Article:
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Towards Data-Driven Journalism: Julia Angwin, Founder of The Markup Event Recap

Visiting Speaker, Julia Angwin

By Javier Rosario

In a world where big tech companies stand strong, collecting personal data from the public and using it with little to no oversight, what can be done to limit their power? For Julia Angwin, founder of The Markup and Pulitzer Prize winner, the solution might lie in a more stalwart and data-driven approach to journalism.

Angwin shared this vision with the Northeastern community in her talk on November 19, the latest in the NULab’s “Information, Algorithms, and Justice” speaker series. Moderated by NULab Co-Director David Lazer, the event shared Angwin’s work in The Markup, a nonprofit newsroom that focuses on investigating how powerful institutions take advantage of technology. As Angwin puts it, her mission is not just to investigate the actions of these institutions, but to offer the data that legislators and the public need to hold them accountable.

“Some of the worst things in our world are already pretty well-known,” Angwin said. “I want to hold people accountable for the bad things that are already known as well as revealing new bad things.”

Doing this takes an unorthodox methodology to reporting, one that Angwin described in her talk as scientific. For their work, The Markup creates hypotheses, collects data, and even requests peer review from statisticians and other experts. According to Angwin, most newsrooms don’t share pre-published work with outside sources, but The Markup benefits from this collaboration. As she said, “We don’t just want to rely on our expertise in the newsroom.”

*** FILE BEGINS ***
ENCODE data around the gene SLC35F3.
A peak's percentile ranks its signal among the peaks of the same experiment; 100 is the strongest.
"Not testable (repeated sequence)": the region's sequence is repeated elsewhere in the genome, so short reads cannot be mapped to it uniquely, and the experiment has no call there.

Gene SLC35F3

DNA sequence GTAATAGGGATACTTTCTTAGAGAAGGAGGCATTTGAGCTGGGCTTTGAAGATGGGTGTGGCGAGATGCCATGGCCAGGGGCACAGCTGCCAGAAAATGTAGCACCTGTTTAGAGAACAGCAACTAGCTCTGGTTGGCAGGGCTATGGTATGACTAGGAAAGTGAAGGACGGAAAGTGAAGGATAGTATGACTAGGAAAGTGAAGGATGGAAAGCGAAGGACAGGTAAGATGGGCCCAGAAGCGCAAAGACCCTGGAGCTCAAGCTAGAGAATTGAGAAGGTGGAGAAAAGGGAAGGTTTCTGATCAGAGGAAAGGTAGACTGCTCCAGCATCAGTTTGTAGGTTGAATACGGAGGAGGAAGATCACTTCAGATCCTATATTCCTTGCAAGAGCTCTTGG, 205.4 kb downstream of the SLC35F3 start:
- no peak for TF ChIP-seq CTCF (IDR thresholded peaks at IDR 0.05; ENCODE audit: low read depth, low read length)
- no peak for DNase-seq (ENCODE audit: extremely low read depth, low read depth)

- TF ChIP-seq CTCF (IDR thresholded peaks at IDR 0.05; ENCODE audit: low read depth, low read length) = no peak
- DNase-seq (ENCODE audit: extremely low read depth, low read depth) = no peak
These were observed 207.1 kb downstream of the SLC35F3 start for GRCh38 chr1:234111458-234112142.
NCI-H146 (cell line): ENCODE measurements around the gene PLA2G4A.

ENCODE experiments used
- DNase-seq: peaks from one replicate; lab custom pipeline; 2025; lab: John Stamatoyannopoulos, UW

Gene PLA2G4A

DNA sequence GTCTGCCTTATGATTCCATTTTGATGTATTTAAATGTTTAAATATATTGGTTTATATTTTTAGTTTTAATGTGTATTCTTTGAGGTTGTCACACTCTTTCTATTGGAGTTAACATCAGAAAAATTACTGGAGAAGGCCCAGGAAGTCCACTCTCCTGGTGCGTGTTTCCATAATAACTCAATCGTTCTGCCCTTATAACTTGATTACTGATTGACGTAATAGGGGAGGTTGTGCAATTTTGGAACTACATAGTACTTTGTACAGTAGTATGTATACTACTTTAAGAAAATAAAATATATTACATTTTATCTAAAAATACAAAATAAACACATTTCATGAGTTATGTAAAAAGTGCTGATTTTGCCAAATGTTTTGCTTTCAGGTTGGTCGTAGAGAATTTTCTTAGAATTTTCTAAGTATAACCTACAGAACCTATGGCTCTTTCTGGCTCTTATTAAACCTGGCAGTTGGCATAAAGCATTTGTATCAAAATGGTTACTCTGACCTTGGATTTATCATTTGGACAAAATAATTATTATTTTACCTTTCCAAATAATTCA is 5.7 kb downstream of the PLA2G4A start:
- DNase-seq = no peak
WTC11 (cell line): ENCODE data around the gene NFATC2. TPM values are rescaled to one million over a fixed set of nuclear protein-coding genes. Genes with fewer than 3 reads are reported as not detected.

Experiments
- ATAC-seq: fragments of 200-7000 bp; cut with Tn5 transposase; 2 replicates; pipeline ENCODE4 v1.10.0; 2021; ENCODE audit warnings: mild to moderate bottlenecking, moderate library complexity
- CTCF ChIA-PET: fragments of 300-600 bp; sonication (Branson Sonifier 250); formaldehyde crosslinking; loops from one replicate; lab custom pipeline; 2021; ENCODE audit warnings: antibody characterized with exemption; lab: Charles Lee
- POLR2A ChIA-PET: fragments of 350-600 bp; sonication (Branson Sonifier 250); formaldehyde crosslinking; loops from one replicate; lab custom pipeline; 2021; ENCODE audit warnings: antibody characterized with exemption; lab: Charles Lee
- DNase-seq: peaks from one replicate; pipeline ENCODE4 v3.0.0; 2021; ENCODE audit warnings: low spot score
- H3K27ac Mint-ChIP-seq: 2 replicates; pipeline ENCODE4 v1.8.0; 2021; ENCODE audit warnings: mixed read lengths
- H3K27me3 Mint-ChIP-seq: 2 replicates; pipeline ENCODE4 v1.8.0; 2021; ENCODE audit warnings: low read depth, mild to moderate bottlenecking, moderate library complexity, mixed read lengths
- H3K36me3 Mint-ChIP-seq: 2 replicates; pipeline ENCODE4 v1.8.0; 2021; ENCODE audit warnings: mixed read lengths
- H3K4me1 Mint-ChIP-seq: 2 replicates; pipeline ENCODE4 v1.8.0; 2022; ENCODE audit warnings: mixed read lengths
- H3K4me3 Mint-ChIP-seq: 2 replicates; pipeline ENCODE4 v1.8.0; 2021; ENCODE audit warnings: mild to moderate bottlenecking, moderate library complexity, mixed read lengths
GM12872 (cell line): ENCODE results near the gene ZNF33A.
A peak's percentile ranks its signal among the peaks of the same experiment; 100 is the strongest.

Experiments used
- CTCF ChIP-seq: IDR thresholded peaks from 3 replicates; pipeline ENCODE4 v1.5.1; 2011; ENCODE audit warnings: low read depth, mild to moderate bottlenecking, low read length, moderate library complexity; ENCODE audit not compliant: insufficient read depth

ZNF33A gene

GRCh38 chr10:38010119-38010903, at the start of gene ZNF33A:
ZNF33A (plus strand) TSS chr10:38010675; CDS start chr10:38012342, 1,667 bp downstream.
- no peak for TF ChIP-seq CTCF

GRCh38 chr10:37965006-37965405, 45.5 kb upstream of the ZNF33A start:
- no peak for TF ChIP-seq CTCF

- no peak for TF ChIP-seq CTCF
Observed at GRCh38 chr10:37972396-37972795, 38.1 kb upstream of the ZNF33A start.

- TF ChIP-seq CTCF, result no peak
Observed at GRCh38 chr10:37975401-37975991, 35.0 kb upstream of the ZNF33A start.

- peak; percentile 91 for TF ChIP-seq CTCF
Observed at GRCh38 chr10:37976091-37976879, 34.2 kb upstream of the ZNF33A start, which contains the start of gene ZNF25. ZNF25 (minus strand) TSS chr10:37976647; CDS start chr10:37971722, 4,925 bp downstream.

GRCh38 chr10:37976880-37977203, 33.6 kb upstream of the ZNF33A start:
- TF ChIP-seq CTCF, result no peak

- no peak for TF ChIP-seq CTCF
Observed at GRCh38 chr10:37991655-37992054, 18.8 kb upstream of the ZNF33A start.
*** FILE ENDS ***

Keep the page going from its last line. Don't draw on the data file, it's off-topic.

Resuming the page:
This process results in a newsroom with a broad understanding of how data is collected and used, one where investigative and data journalists work closely together. This has allowed The Markup to contribute to real legislative action, with their articles often being cited by policymakers when confronting tech companies and government institutions. When Facebook failed to keep its promise to stop recommending political groups to users, Sen. Ed Markey of Massachusetts cited evidence published by The Markup on the subject to demand that the company follow through. An investigation on discriminatory mortgage lending practices by The Markup was also cited by several federal agencies to acknowledge the need for confronting what the data showed to be a nationwide problem.

This access to and use of data is crucial to Angwin. “We are in a world where you really can’t make progress on policy issues without presenting data,” she said. “We see our role as tech experts as being able to unravel those biases and expose them to the public.”

To close out the event, Angwin was joined in conversation by Northeastern faculty and audience members in a Q&A. Interlocutors included Professors Christo Wilson (Khoury College of Computer Sciences), Woodrow Hartzog (School of Law and Khoury College of Computer Sciences), and Dean Elizabeth Hudson (College of Arts, Media, and Design). Here, Angwin broadened the discussion, speaking on the problems that cause the abuse of data by tech institutions.

“The real problem here is not researcher access, it’s that there’s no independent oversight by the government,” she said. 

The event ended with thoughts from Angwin on what journalistic and even educational institutions like Northeastern need to change about their treatment of data analysis.

“It’s okay for a coder to do the coding and a journalist to do the investigation,” she said. “Building spaces where people can work adjacently to each other but build empathy for each other’s work is a great thing. I would like The Markup to be a model for other newsrooms.”

The NULab’s “Information, Algorithms, and Justice” speaker series will continue with its final event for fall 2021: a talk by Professor Martha Minow of Harvard Law School on December 3, from 10–11am (Eastern). The Northeastern community is invited for Minow’s talk, “Saving the News: Addressing Digital Disruption and the Future of Journalism,” and group discussion with Northeastern faculty interlocutors and audience members. This event is free and open to the public, but registration is required—please RSVP here.

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